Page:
The least great of the first five, which means it’s still great and, again, compared to most bands, this would be career-defining work. A bit muddled in places, maybe even a tad uninspired in others (probably due more to exhaustion than effort). Yet some of the band’s best work is found within: does it get better than “Driver 8”? Everyone knows it; everyone has heard it a million times. But holy shit it still feels fresh and totally unique; they are simultaneously creating and perfecting an original sound and while this song practically screams “the south” it is also all-world:
You can almost pinpoint the moment they were poised for greatness: “Auctioneer (Another Engine)” seems to sum up everything great they’d done to this point; the frenzied concentration, like they are trying to fit a longer song with extra lyrics into under three minutes (in a good way of course) and honing in on that totally fresh and original sound. You can hear the fully formed breakthrough records steaming down the tracks, and yet it could be argued that the band never sounded this great again:
This is where it gets tricky. I look at an album like Reckoning and think: only at number four? It almost seems insulting but it had to go somewhere and it ain’t better than the next three. This, to me –and I’m certain I’m not alone– is perhaps the R.E.M. album that would be much more popular and beloved (if that’s possible) had the band split after making it. We would be asking: listen to that confidence, the growth just since the first album; they could have owned the next decade. Fortunately, the band did not split and they did own the next decade.
Here is some priceless video of the band on Letterman:
With the possible exception of people who think Reckoning should be ranked higher, I can’t think of many R.E.M. aficionados that would quibble with these final three choices. Actually, I can imagine that some folks would want to swap Reckoning and Document. I understand, but I don’t agree. Document has the one song that I simply can’t stomach anymore (even more so than “Losing My Religion”), “It’s The End of The World As We Know It…”, but I did used to like it, so I can’t hold it against the song that I got sick of it. Although, as mentioned earlier, the mark of a truly transcendent song is one you never tire of, and along with “Driver 8” there are least a dozen R.E.M. songs I could play until the day I die without complaint: several of them, in fact, are on Document.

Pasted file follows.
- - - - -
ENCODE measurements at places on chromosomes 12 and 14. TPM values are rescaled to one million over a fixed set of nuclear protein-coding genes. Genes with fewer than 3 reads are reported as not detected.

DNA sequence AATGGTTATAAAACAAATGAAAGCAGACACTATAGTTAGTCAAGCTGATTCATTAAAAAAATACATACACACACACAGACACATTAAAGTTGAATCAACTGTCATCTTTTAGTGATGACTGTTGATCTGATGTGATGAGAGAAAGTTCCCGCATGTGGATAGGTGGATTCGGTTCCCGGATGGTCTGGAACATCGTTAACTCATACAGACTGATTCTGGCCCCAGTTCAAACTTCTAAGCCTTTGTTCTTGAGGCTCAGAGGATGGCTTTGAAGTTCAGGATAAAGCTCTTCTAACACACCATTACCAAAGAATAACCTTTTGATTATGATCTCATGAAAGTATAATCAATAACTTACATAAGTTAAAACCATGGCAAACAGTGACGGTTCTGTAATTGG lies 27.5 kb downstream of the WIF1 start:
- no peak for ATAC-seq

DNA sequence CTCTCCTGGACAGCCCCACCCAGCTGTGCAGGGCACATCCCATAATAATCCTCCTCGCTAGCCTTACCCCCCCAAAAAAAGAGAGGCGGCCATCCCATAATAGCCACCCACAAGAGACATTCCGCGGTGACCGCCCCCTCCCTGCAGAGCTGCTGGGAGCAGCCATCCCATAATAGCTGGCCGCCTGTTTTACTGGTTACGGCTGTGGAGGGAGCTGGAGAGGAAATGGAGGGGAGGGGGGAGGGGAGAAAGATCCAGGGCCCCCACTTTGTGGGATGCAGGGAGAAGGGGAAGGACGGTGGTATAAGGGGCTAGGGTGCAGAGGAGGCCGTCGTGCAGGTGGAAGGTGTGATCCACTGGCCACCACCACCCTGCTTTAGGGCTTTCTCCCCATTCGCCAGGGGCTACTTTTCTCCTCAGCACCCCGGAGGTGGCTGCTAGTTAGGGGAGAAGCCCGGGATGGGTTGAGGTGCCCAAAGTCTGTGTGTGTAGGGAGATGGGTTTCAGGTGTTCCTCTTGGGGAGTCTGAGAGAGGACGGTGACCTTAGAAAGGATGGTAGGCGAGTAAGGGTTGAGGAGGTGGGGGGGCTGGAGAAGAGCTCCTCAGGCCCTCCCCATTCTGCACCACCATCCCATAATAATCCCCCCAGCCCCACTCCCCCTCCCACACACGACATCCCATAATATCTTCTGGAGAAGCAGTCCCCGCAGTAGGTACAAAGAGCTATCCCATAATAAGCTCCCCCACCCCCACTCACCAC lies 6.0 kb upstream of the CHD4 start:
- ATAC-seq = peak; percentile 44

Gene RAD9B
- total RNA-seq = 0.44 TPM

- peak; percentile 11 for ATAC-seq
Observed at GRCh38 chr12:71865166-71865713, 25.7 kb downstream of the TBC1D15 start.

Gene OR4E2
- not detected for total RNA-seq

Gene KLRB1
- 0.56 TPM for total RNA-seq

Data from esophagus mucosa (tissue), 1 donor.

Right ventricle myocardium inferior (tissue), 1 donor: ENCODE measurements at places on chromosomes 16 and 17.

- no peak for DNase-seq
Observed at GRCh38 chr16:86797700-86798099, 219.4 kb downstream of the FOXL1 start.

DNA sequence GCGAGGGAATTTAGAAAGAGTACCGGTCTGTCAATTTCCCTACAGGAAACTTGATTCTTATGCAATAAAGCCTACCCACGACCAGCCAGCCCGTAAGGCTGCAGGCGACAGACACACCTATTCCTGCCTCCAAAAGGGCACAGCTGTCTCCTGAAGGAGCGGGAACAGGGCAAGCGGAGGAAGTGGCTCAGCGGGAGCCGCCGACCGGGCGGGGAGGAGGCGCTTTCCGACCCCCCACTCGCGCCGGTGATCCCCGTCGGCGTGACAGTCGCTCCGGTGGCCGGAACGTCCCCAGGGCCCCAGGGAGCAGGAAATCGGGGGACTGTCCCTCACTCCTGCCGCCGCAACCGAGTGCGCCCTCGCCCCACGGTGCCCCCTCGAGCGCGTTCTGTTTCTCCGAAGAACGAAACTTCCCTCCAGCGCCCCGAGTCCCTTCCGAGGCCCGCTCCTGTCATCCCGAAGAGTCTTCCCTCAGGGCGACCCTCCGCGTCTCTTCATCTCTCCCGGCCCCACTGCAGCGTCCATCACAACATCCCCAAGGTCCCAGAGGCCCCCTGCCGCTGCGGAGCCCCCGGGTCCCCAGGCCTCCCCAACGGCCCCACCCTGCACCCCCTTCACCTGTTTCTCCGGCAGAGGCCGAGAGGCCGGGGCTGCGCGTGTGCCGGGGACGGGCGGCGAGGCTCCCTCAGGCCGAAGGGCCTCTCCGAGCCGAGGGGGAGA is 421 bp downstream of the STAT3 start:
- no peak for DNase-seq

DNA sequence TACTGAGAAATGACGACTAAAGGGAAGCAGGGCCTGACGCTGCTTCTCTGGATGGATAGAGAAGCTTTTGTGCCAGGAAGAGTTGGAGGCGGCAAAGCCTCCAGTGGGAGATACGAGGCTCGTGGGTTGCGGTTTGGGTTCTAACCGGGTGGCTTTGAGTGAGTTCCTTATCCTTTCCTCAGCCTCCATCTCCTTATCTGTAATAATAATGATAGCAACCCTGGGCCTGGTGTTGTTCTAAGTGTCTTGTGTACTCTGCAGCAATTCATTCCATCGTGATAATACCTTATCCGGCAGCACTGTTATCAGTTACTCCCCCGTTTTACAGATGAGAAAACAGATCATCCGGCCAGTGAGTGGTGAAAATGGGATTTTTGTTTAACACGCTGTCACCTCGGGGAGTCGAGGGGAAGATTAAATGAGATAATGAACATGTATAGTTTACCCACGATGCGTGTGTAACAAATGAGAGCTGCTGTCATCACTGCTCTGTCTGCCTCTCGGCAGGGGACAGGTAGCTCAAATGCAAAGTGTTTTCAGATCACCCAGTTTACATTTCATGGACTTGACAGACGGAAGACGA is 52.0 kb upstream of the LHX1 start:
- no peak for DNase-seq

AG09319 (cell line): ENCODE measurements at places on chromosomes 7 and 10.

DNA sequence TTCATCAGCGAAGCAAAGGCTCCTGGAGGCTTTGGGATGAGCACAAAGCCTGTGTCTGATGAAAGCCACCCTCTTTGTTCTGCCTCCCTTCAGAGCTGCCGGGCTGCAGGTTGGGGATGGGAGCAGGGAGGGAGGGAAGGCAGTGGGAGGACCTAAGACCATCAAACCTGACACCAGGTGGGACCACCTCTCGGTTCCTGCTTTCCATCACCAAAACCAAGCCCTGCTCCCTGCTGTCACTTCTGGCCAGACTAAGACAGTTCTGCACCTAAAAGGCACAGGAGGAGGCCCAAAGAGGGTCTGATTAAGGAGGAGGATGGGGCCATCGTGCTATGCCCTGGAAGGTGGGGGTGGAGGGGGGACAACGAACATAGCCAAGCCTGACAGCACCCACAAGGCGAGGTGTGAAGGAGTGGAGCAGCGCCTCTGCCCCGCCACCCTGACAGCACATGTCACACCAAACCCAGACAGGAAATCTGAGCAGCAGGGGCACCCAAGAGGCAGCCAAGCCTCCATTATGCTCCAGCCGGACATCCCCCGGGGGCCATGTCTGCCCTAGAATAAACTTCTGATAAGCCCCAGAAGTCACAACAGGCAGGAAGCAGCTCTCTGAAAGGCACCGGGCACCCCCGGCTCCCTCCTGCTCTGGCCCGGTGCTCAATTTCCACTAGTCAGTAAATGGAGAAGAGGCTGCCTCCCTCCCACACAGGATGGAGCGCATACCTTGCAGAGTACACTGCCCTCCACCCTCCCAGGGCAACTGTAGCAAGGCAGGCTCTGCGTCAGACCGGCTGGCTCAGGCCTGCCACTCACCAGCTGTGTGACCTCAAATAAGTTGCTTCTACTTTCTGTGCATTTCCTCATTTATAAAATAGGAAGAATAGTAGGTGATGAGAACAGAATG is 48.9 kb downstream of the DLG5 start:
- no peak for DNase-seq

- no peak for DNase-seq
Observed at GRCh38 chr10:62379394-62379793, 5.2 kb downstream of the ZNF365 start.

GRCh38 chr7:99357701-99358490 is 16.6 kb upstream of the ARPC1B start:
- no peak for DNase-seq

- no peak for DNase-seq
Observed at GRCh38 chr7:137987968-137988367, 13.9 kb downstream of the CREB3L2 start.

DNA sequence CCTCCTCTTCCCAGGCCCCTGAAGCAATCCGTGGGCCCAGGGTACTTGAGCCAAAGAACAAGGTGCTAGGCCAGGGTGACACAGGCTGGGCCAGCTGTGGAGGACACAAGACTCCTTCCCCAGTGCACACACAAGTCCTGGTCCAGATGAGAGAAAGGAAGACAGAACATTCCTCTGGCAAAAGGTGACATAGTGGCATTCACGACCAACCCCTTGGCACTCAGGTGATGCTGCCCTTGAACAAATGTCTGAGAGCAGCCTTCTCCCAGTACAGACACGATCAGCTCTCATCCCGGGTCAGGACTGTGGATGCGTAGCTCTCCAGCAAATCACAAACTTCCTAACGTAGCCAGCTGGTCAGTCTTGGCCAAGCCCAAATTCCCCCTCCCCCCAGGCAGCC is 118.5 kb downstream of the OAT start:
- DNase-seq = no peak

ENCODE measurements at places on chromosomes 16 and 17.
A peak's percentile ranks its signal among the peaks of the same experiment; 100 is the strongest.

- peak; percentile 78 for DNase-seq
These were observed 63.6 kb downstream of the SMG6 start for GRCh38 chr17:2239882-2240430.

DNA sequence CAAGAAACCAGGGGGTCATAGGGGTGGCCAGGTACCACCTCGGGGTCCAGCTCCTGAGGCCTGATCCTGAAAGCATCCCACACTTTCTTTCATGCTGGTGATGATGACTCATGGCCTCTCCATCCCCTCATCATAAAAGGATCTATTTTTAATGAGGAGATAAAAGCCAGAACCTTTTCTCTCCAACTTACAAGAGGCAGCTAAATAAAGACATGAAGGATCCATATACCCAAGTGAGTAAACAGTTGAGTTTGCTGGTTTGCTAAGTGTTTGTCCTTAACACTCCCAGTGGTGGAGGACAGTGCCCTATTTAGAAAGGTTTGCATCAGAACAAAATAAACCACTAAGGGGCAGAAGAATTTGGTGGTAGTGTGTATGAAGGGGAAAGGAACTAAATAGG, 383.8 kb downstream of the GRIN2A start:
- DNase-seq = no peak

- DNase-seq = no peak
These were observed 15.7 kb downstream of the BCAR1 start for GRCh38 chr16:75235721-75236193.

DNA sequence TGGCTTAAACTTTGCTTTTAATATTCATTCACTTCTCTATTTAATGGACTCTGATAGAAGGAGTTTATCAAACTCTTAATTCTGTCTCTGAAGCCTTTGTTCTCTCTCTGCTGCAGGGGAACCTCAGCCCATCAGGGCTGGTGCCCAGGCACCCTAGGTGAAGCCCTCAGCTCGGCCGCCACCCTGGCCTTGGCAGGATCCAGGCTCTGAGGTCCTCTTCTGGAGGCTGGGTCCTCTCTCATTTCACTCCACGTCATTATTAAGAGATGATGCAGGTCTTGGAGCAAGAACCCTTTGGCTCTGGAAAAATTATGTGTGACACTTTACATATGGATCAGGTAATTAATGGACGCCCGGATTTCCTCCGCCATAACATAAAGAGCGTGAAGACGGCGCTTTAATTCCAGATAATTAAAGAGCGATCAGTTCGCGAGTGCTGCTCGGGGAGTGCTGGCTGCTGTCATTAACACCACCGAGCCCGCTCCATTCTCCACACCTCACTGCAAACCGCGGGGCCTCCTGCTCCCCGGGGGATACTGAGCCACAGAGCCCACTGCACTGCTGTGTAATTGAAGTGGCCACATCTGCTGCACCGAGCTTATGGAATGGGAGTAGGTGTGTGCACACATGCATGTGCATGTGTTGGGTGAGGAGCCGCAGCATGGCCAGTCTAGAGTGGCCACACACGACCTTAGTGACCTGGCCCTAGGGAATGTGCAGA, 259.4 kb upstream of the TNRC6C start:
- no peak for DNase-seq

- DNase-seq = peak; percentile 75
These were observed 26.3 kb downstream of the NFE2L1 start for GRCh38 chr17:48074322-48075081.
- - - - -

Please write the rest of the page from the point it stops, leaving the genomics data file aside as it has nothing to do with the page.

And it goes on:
Let’s name names: “Finest Worksong” is not only a slice of perfection, it’s the full flowering of the new and improved (improving?) R.E.M. aesthetic; the huge drums continuing from the previous album, the clearer and more confident vocals, Mike Mills elevating his impeccable harmonizing into an almost back-up role and, of course, Buck who eschews solos in favor of a true technician’s approach –power chords and sluicing slide hooks and an undeniable power…this is the sound of the best underground band in the world breaking through the floor and beginning to lay claim to the entire world.
“Welcome To The Occupation”: like “Auctioneer (Another Engine)” this packs a tremendous amount of excitement, emotion and erudition into under-three minutes. This is music as smart bomb figuratively and, well, literally. Some of Stipe’s finest vocals ever. Aside from “Driver 8” perhaps the song I’ve listened to the most times and I’ll never, ever get tired of it. In fact, I still find new ways to marvel at how engaging and mind-boggling it all is (Listen to me…Listen to me…Listen to me!…Listen to me…Listen to me…Listen to me…Listen to me!)
“Exhuming McCarthy”: great message then, now. Nice early use of non-rap sampling with the famous Joseph Welch bitch-slap (“Have you no sense of decency sir, at long last? Have you left no sense of decency?”). This has the edge of the earlier work but is employing new layers and angles: a band hitting on all cylinders.
“Disturbance at the Heron House” recalls their earliest work but again with new heft and clarity. Sick hook, crystal-clear vocals and Berry never sounded better.